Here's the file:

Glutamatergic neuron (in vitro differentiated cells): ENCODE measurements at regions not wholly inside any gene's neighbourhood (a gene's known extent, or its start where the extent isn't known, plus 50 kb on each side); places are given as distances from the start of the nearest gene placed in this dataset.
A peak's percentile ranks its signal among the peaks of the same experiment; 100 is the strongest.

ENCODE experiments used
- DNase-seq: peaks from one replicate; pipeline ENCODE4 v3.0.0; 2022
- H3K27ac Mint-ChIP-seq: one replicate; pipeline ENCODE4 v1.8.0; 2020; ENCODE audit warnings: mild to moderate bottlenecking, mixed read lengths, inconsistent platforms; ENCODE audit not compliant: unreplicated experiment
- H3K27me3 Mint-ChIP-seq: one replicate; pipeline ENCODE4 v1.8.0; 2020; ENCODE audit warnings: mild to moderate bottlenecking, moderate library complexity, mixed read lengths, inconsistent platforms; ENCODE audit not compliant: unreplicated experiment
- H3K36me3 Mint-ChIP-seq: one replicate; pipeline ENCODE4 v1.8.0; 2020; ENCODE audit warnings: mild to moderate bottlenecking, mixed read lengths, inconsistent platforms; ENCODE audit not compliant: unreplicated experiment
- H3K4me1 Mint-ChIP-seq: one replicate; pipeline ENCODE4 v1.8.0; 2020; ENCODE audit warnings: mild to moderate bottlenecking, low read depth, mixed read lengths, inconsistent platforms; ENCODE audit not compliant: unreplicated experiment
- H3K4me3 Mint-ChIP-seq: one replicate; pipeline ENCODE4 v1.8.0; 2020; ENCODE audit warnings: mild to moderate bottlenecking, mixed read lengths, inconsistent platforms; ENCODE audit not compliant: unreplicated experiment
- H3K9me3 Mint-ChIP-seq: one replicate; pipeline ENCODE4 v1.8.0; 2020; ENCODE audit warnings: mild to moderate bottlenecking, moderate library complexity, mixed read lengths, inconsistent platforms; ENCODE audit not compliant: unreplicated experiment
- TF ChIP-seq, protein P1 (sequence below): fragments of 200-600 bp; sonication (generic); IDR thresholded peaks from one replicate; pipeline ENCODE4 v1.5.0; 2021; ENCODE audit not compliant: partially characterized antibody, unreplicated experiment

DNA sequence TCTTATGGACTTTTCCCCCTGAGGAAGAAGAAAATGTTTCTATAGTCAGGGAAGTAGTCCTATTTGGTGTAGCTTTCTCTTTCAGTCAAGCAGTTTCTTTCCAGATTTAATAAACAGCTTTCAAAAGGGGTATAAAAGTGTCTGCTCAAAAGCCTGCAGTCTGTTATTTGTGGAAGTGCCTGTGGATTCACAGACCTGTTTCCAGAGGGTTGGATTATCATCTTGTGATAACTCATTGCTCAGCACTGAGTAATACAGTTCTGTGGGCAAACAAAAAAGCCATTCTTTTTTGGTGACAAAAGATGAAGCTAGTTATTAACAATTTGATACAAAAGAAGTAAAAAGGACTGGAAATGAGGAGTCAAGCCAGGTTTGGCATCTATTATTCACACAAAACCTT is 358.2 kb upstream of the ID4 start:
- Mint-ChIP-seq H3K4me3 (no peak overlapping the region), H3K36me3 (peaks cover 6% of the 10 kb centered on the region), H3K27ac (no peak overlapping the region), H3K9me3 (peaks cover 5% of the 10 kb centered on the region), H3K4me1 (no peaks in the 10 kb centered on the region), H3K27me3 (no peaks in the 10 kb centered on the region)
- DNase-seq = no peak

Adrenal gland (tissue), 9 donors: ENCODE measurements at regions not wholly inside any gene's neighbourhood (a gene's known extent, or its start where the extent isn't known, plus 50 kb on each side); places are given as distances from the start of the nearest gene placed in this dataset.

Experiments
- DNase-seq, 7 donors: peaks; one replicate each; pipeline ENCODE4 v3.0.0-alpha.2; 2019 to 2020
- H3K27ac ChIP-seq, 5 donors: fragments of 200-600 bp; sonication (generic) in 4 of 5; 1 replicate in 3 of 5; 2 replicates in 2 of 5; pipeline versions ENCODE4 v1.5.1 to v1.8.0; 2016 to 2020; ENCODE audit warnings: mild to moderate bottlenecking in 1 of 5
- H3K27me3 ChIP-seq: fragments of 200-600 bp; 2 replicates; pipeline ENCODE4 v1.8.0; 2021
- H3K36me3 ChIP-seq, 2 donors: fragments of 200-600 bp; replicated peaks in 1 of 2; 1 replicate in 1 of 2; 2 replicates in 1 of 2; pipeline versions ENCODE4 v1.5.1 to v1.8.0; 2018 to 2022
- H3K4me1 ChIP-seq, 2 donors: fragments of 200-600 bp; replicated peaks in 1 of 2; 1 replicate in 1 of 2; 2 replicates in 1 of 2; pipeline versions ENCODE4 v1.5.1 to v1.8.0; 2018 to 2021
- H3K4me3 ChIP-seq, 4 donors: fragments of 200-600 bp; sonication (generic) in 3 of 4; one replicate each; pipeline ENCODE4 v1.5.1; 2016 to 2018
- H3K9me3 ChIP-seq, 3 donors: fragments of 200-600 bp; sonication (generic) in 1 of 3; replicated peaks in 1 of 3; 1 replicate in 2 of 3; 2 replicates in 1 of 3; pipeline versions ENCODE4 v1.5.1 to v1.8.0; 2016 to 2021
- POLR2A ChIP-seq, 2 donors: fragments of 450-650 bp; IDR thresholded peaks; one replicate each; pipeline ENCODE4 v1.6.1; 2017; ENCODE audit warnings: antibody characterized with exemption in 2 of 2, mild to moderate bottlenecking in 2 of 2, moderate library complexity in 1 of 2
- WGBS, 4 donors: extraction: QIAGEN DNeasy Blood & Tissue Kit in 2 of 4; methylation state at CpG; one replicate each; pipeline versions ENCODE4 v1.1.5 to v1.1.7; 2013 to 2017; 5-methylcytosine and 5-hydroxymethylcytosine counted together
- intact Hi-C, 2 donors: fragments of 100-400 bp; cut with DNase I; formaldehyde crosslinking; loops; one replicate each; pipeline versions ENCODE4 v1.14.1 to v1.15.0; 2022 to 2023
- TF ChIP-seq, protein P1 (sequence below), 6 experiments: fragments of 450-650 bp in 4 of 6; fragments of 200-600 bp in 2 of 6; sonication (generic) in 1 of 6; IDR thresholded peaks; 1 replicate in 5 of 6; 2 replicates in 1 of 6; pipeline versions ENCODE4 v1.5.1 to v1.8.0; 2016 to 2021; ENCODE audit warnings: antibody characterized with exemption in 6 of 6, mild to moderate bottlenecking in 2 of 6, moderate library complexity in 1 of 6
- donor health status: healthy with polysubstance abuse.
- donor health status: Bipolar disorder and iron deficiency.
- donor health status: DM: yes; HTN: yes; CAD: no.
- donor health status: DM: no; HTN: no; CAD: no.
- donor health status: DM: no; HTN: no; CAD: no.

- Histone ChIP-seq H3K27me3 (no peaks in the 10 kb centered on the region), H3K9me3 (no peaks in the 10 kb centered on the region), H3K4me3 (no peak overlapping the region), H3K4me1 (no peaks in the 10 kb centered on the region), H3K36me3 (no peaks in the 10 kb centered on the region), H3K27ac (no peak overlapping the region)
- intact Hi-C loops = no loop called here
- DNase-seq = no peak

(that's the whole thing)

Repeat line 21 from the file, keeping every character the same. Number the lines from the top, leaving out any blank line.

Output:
- H3K4me1 ChIP-seq, 2 donors: fragments of 200-600 bp; replicated peaks in 1 of 2; 1 replicate in 1 of 2; 2 replicates in 1 of 2; pipeline versions ENCODE4 v1.5.1 to v1.8.0; 2018 to 2021